Health

It’s been five years since Catholic Health Initiatives tried to bring together high-performing hospitals in Lexington and less successful hospitals in Louisville. And now, the Louisville hospitals are being sold: Jewish Shelbyville, Jewish, Sts. Mary’s and Elizabeth and the Frazier Rehab Institute.

The move was announced Friday and KentuckyOne CEO Ruth Brinkley said in a news release that the decision to sell the facilities was “made with great care and consideration.”

“New owners and operators of the facilities outside of our central and eastern community focus will have the resources and ability to continue to deliver care, support employees and physicians and engage the community.”

Here are 3 likely reasons behind the sale:

  1. The patients. While the University of Louisville hospital has the biggest portion of Louisville’s Medicaid recipients and uninsured, Jewish and St. Mary’s are close behind. A big part of that is because of location. West and South Louisville are home to more low-income people, and there are big health care disparities that run down the middle of Louisville.

Ann Hagan-Grigsby from the Park DuValle Community Health Center said 30 percent of their patients are uninsured. And most patients go to one of these hospitals when they’re sick.  And it’s often only when they are very sick that they go.

“Until then, I’m not going to worry about it because I’m worried about food, shelter, clothing and other societal issues,” Hagan-Grigsby said. “Health care is not the top one on your list. It’s just not.”

And patients who have all those other stressors might forgo preventive care and go straight to the ER when problems arise.

  1. Compared to other hospitals in Louisville and the others KentuckyOne are not selling, these facilities rank low with Medicare, meaning that they’re not paid as much as the higher-ranking hospitals.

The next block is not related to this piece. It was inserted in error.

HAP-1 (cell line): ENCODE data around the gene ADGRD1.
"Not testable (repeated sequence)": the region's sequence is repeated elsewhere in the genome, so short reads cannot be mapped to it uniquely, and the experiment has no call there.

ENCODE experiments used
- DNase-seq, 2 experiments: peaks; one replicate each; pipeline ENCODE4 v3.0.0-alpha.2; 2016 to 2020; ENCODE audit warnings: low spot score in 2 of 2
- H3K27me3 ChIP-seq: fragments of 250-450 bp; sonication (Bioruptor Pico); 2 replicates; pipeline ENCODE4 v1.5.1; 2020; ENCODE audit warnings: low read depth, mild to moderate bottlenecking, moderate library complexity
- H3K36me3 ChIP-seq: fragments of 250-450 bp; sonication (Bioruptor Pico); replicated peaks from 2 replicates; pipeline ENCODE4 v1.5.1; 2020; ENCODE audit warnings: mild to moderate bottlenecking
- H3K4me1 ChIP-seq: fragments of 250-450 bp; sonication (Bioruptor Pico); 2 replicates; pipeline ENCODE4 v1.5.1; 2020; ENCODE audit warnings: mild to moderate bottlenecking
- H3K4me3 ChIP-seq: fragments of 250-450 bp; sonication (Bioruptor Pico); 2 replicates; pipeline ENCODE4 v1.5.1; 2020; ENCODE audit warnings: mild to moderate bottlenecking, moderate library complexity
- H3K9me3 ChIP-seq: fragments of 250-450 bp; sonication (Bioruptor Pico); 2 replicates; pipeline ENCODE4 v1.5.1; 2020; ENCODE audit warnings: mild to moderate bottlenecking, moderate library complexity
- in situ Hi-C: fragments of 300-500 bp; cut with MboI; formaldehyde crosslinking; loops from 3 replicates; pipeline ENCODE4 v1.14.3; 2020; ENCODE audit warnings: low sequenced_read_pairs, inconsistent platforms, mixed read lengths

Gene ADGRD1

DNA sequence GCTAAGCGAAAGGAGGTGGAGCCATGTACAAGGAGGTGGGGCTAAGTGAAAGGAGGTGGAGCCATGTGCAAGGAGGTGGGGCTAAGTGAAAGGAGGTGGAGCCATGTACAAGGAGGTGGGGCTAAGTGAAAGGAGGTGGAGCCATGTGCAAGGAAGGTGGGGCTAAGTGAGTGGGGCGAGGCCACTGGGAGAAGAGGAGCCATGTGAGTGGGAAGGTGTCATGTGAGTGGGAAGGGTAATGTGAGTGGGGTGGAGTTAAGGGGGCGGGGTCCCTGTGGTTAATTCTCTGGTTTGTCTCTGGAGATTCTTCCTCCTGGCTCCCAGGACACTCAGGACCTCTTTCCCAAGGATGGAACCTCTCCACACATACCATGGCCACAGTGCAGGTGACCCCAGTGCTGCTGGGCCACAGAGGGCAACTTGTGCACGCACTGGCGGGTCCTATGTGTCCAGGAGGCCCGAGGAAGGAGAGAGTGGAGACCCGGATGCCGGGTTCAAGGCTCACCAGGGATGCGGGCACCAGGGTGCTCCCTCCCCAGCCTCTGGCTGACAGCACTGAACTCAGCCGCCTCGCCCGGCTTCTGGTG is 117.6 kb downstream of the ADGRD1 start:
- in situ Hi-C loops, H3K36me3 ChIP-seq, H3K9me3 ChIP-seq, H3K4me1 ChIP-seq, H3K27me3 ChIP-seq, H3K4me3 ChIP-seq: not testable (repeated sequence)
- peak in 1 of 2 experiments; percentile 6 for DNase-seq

Medicare gives hospital star ratings based on a lot of factors. And bad ratings mean that facilities are not paid as much as the higher-ranking hospitals. For example, one such ranking is the percentage of patients who receive an appropriate recommendation for follow-up colonoscopy. The higher the number of people, the better. Colonoscopies can detect cancer, ulcers and other diseases.

A third of patients at Jewish Hospital Shelbyville got a recommendation. Three quarters did at Jewish and St. Mary’s Hospital. That compares to one of KentuckyOne’s successful hospitals in Bardstown, where almost 90 percent of people got that recommendation.

In some cases, a low quality score could mean the patient population is just harder to manage. Hagan-Grigsby with Park DuValle Community Health Center says she doesn’t think this kind of sale would have happened East of that health care divide down Louisville.

“If you have a patient population that’s primarily insured, and tends to be very compliant in terms of accessing care, then your challenges are different,” she said.

  1. KentuckyOne is likely trying to make itself a better buy. Catholic Health Initiatives started KentuckyOne back in 2012 to form a regional health care powerhouse, and did so as well in many other states. In 2015, there were 108 hospitals in 18 states. But last year, they went down to 102 hospitals and also reported $500 million in operating losses. Part of those losses came from decreasing payment rates and the Medicare penalties.

Now CHI is in talks with California-based Dignity Health to merge the companies.

What’s next? KentuckyOne is looking for a buyer of these hospitals. Michael Imburgia runs a specialty heart clinic downtown. Many of his patients use Jewish and the Frazier Rehab Center for care. His main concern is that they stay open.

“My bigger fear, they do take care of a lot of indigent patients, and they don’t just take care of people in Louisville, it’s throughout the state,” Imburgia said.

Lisa Gillespie is WFPL's Health and Innovation Reporter.